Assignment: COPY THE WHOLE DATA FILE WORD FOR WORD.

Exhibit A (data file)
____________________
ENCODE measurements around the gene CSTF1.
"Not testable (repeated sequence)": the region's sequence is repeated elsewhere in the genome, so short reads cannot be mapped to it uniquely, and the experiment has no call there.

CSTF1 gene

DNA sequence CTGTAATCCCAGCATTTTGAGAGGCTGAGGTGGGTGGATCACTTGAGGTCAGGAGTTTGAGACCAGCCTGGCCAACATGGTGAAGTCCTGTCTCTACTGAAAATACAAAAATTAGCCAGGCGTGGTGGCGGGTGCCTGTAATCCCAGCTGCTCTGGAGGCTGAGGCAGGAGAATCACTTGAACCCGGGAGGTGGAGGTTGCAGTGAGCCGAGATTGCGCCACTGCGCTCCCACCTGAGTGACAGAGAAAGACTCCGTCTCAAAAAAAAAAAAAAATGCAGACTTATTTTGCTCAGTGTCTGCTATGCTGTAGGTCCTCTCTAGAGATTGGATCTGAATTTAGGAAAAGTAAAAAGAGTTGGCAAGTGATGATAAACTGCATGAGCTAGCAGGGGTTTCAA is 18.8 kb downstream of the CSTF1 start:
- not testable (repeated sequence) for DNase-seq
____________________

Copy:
ENCODE measurements around the gene CSTF1.
"Not testable (repeated sequence)": the region's sequence is repeated elsewhere in the genome, so short reads cannot be mapped to it uniquely, and the experiment has no call there.

CSTF1 gene

DNA sequence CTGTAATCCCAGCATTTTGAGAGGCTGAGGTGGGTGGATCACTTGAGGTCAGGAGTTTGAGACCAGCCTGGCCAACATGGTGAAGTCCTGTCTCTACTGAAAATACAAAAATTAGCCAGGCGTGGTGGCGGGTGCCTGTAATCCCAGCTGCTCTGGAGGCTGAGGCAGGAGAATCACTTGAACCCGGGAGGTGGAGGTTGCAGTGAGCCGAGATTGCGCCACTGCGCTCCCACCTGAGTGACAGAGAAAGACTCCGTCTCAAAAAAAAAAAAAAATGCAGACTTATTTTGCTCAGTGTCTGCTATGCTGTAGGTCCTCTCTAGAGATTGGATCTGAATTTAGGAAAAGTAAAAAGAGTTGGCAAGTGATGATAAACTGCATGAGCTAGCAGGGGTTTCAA is 18.8 kb downstream of the CSTF1 start:
- not testable (repeated sequence) for DNase-seq